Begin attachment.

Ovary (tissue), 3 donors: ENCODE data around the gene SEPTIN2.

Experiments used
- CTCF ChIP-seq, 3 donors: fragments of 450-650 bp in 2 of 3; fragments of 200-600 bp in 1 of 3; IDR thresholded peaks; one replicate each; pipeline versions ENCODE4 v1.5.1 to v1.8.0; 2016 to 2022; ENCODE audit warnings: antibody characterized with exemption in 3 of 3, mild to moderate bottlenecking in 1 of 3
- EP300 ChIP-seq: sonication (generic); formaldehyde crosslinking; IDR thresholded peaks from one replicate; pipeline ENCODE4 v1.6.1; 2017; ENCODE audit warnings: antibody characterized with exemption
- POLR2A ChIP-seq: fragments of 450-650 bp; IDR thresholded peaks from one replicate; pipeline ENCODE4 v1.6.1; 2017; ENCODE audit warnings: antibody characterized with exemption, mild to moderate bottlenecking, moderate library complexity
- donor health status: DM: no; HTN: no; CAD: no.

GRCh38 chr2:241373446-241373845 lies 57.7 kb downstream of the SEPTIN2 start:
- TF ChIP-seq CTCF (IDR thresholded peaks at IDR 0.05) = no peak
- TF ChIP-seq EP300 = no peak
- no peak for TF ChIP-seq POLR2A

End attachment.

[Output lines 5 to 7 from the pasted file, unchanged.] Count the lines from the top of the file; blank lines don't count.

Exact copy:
- POLR2A ChIP-seq: fragments of 450-650 bp; IDR thresholded peaks from one replicate; pipeline ENCODE4 v1.6.1; 2017; ENCODE audit warnings: antibody characterized with exemption, mild to moderate bottlenecking, moderate library complexity
- donor health status: DM: no; HTN: no; CAD: no.

GRCh38 chr2:241373446-241373845 lies 57.7 kb downstream of the SEPTIN2 start: